Introduction

As an enthusiast it can be difficult to just "set it and forget it," to assemble a system and decree "this is as good as it's going to get." There's an inherent need to tweak and continue to tweak, to eke every last ounce of performance (within reason) out of our systems. Over the past few years, liquid cooling has become less the province of the extreme enthusiast and more accessible to the average user thanks to closed loop coolers manufactured by Asetek and CoolIT and brought to market by companies like Thermaltake, Antec, and Corsair.

The pump and radiator are only part of the equation, though; part of what makes even a decent closed loop cooling system tick is having a good fan configuration. Reading specs on the fan boxes helps a little, and visiting forums can certainly help, too, but we wanted something a little more definitive. After a couple of weeks of testing, we have results to share.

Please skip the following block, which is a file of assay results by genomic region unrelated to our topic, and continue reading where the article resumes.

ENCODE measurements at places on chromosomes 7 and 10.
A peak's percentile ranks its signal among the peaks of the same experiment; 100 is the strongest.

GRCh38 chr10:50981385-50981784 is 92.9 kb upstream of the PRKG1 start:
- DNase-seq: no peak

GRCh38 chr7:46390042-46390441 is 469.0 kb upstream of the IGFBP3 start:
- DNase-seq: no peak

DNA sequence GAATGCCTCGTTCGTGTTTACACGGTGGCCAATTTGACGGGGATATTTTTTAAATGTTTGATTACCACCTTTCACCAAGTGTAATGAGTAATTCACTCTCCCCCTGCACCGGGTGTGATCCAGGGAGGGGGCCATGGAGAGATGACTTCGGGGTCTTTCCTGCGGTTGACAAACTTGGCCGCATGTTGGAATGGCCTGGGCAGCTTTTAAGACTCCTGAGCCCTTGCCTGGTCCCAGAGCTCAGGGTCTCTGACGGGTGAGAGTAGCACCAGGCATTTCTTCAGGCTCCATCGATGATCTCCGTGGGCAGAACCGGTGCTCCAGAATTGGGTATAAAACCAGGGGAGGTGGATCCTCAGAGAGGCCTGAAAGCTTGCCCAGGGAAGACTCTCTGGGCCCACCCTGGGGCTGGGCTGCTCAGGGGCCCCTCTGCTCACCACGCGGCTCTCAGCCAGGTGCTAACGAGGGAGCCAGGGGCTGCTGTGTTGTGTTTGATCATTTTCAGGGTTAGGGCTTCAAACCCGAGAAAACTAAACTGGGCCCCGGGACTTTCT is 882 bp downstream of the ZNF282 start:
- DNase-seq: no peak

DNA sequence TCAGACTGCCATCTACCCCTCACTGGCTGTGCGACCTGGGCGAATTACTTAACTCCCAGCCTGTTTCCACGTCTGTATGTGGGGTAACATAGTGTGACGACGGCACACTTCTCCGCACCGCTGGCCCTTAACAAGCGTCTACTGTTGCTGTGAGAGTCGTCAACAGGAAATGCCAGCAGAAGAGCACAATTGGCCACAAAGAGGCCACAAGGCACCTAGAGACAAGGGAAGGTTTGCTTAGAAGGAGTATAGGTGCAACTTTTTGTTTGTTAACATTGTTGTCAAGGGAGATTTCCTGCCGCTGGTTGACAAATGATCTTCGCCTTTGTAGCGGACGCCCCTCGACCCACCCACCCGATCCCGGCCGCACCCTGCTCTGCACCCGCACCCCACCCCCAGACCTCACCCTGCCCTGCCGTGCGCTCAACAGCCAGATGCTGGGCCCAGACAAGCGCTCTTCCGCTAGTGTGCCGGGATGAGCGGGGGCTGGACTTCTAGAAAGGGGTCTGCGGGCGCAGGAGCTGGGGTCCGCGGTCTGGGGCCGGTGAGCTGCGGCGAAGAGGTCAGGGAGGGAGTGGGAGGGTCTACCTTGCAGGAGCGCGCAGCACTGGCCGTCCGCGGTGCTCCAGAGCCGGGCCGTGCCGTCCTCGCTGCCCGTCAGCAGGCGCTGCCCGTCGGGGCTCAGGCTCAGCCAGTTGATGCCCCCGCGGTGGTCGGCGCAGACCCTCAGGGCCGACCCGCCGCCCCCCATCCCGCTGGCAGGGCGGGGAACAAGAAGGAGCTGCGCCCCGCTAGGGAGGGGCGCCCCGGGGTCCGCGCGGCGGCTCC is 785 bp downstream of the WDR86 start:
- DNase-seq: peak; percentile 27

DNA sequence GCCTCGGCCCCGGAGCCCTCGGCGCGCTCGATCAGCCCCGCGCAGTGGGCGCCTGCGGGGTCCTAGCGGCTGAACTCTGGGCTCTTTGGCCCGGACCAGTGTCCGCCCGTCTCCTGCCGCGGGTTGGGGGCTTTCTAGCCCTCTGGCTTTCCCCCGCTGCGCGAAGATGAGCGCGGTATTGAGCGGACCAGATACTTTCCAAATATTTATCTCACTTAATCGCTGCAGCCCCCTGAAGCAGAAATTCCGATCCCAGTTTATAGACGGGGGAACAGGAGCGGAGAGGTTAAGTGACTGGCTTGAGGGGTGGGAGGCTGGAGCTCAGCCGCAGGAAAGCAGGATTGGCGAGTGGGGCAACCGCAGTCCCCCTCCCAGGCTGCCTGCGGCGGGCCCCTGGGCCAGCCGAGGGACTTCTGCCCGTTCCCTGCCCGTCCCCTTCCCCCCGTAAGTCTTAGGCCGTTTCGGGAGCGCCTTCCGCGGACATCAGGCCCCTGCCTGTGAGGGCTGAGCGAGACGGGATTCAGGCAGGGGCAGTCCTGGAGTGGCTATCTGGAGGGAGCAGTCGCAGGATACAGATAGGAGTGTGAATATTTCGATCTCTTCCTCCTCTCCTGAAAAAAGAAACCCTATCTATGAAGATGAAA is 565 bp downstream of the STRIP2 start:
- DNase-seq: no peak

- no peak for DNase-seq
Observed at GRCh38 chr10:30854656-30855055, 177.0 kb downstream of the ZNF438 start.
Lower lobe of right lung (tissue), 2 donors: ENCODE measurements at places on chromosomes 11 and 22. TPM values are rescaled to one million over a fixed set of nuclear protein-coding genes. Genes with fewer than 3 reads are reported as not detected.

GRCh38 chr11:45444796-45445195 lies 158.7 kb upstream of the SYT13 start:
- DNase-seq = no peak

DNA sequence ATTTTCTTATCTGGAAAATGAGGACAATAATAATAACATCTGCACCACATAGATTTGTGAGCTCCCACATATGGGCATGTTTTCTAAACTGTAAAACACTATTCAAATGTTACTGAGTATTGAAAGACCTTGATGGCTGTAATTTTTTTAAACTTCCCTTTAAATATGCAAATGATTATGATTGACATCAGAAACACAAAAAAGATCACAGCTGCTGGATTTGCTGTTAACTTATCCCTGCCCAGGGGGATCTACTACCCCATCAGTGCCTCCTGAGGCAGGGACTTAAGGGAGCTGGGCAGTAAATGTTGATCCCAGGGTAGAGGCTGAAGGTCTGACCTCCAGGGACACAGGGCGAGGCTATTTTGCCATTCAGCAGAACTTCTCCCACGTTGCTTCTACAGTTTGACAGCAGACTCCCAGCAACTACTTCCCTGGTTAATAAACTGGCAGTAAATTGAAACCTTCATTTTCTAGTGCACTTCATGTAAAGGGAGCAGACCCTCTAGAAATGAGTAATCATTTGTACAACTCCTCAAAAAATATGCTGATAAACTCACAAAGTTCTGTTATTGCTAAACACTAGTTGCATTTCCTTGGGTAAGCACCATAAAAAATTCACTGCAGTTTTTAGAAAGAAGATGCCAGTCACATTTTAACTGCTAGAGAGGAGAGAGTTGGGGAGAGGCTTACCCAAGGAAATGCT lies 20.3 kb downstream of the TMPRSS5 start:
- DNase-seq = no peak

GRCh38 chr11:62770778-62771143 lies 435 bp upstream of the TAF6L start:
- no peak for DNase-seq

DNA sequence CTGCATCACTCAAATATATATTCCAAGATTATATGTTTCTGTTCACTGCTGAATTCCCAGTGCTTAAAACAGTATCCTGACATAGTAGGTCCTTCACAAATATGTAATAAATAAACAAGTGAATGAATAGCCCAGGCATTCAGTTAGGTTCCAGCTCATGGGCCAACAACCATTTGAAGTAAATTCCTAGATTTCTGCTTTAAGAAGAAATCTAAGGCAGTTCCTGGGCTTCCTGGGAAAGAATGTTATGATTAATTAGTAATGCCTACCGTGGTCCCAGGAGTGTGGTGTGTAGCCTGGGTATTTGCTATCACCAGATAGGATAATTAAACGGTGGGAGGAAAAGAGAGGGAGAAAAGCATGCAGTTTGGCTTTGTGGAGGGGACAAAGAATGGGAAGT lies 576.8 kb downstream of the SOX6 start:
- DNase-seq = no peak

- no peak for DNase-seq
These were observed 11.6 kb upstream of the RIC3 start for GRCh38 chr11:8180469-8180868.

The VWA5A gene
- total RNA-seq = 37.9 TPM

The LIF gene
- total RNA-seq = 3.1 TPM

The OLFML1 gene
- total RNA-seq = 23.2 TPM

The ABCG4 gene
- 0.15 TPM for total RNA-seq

When dealing with fans being used for radiators, it's important to note that what makes a good case fan may not make a good radiator fan, and vice versa. We've gotten used to reading fan specifications that only list the maximum airflow of the fan, rated in CFM or "Cubic Feet per Minute." In the past couple of years, though, more and more manufacturers have been listing an additional specification, and this is the one we're interested in: static air pressure. Fans which produce high static air pressure are able to better focus and direct airflow, making them more ideal for forcing air through the densely packed fins of a liquid cooling radiator.